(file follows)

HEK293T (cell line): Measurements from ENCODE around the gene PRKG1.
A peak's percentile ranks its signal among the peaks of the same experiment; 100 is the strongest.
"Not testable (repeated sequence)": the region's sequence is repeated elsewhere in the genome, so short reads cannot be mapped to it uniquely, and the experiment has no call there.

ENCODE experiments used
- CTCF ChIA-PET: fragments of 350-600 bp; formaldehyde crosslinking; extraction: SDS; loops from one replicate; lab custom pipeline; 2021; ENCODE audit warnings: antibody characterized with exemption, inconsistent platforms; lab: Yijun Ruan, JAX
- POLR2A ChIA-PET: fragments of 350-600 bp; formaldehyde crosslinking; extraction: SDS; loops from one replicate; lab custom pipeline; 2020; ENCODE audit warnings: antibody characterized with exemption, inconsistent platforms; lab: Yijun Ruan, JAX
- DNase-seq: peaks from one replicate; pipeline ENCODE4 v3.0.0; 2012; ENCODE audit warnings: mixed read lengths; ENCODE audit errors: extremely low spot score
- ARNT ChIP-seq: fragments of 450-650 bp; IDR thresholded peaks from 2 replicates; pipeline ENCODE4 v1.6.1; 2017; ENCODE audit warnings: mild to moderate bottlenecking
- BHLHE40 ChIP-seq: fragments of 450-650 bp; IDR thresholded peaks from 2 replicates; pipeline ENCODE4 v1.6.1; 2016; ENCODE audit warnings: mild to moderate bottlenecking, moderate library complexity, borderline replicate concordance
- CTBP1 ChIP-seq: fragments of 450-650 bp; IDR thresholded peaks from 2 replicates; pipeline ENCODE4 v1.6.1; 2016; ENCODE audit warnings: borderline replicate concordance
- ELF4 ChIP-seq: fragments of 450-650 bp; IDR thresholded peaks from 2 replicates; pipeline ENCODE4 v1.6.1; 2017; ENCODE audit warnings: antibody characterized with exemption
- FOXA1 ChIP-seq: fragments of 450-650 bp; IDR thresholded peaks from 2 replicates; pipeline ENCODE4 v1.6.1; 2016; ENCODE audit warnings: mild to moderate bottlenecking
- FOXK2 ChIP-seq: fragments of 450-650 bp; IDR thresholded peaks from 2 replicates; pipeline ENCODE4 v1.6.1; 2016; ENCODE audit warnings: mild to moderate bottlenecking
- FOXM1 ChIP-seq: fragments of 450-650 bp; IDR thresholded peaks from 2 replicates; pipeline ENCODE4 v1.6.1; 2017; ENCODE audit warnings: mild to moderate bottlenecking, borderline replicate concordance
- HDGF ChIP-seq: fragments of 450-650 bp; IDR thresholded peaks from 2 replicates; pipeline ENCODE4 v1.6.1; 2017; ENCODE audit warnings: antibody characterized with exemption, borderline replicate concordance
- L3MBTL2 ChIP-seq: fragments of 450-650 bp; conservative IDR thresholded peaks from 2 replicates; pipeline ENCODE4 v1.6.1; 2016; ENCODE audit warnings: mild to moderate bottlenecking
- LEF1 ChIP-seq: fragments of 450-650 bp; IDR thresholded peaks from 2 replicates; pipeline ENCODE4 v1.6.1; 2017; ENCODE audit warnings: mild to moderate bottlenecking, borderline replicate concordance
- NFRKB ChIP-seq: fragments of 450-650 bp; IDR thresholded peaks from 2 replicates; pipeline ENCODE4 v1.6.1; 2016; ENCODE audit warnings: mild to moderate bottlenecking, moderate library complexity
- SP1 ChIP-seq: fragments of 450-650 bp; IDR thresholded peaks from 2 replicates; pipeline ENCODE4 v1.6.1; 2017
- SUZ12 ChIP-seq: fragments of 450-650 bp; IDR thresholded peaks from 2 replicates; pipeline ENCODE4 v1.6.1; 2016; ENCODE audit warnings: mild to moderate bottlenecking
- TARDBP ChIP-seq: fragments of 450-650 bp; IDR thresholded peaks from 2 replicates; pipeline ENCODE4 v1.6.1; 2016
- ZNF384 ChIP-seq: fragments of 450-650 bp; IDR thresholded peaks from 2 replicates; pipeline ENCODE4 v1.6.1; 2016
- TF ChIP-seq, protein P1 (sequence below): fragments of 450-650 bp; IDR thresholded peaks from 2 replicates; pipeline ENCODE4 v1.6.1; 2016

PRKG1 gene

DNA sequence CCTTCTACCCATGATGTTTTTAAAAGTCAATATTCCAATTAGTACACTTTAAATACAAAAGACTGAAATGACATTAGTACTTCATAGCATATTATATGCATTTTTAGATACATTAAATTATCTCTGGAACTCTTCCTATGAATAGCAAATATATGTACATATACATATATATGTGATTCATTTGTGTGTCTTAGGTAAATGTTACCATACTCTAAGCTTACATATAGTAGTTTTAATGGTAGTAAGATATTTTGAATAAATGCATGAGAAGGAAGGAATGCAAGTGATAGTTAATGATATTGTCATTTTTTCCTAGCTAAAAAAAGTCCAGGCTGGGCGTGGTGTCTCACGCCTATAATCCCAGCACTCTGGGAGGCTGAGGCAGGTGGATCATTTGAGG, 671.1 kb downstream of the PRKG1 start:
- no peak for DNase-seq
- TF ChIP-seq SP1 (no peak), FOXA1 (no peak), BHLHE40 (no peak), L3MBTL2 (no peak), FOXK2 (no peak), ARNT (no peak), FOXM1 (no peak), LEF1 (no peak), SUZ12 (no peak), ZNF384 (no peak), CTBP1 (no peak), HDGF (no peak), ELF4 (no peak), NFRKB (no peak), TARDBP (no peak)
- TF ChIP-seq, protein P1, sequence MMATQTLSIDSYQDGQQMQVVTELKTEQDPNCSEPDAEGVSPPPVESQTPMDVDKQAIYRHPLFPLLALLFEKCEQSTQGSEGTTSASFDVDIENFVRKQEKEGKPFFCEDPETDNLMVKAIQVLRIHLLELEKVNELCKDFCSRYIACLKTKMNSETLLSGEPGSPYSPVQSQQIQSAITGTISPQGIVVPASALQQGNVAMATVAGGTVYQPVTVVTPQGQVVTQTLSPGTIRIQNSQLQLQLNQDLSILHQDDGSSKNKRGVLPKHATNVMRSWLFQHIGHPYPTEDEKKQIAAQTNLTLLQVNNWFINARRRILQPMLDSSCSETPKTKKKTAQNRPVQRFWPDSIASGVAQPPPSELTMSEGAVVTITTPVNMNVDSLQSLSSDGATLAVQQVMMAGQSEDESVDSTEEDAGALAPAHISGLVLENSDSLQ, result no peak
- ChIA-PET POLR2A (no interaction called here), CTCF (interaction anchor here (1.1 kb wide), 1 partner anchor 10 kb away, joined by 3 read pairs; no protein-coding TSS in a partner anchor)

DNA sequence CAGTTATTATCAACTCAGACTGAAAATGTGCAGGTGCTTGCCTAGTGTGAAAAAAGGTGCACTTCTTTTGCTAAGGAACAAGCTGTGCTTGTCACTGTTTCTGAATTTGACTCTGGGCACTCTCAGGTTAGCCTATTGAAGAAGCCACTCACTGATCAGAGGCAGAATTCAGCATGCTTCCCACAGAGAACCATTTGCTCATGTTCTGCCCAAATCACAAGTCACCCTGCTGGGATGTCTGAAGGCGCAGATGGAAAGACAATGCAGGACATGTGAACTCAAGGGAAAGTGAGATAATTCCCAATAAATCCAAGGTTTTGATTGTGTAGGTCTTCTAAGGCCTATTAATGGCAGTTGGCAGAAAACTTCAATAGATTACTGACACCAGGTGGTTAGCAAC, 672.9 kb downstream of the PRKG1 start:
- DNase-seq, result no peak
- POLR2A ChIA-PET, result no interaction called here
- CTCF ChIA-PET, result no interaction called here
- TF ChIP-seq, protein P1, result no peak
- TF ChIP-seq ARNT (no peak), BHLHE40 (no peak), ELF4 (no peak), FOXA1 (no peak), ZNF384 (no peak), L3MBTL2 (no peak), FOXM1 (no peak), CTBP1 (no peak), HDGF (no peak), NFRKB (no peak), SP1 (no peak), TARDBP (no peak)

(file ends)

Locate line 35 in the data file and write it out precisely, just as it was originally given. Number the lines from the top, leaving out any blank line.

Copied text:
- TF ChIP-seq ARNT (no peak), BHLHE40 (no peak), ELF4 (no peak), FOXA1 (no peak), ZNF384 (no peak), L3MBTL2 (no peak), FOXM1 (no peak), CTBP1 (no peak), HDGF (no peak), NFRKB (no peak), SP1 (no peak), TARDBP (no peak)